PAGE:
Concerns are beginning to rise of the possibility of another global food crisis as drought in Russia and the United States start to increase.
The USDA now estimates an acre of corn will yield 123.4 bushels, which would make it the lowest per-acre yield since 1995, because of one of the worst U.S. droughts in at least a half century. Just last month, the USDA had estimated 146 bushels per acre. The total crop yield was slashed by nearly half from last month, to 650 billion bushels from 1.2 billion.
The news sent corn prices up Friday to a record $8.43 a bushel, breaking highs last seen during the 2007-08 global food crisis. Corn was still trading up $8.21 from a daily low of $8.10. The price of corn is up 41 percent since May 31. Soy is up 26 percent in the same period.
This USDA report is significant, because it's the first one in the growing season that's based on extensive surveys of farmers and the taking of field samples. The United States is a major producer and exporter of grains. In 2005, it produced 42 percent of the world's corn, with over half propagated in Iowa, Illinios, Nebraska and Minnesota, according to the Corn Refiners Association.
The USDA also cut projected yields for soybeans from a total of 3 billion bushels to 2.7 billion. Unlike corn, which has passed its pollination stage, soy could still benefit from late-season rains. However, the soy crop yield still faces the prospect of being the lowest in nearly 40 years.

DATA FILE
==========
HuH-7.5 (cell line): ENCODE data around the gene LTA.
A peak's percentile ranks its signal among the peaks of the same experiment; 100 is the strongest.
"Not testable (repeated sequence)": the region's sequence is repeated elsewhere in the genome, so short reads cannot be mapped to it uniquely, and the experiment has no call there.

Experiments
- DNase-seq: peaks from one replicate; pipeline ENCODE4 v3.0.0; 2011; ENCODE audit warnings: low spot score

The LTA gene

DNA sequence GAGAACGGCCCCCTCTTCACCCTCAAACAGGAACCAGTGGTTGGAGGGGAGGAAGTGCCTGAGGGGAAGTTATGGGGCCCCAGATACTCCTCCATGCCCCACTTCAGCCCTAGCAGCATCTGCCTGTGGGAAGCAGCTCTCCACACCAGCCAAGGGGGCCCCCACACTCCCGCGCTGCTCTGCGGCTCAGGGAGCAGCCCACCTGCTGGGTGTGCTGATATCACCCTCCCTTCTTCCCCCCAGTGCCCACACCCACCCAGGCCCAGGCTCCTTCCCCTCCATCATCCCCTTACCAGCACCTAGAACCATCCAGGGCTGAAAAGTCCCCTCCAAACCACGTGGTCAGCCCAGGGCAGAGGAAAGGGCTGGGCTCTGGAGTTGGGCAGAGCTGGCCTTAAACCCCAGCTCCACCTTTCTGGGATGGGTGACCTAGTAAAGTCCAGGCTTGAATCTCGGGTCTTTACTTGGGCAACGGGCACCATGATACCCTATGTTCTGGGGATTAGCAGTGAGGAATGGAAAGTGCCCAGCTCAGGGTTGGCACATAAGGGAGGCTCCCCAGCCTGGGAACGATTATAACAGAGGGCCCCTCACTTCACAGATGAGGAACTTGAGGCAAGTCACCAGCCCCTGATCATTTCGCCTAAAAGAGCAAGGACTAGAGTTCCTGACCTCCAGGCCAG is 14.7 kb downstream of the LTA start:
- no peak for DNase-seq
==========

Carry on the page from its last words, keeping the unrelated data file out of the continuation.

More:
"Several urgent actions must be taken to address the current situation to prevent a potential global food price crisis," Shenggen Fan, director general of the Washington, D.C.-based International Food Policy Research Institute, told Reuters.
A 2009 report in the Harvard International Review, written in the wake of the 2007-08 food crisis, questioned the U.S. food-to-fuel policy: "Why is corn grain being converted into fuel, while nearly 60 percent of the world population goes hungry? In particular, why is $6 billion to $7 billion being spent to subsidize and encourage corn ethanol production? Unfortunately, the United States continues to produce corn ethanol, because politicians find it politically useful."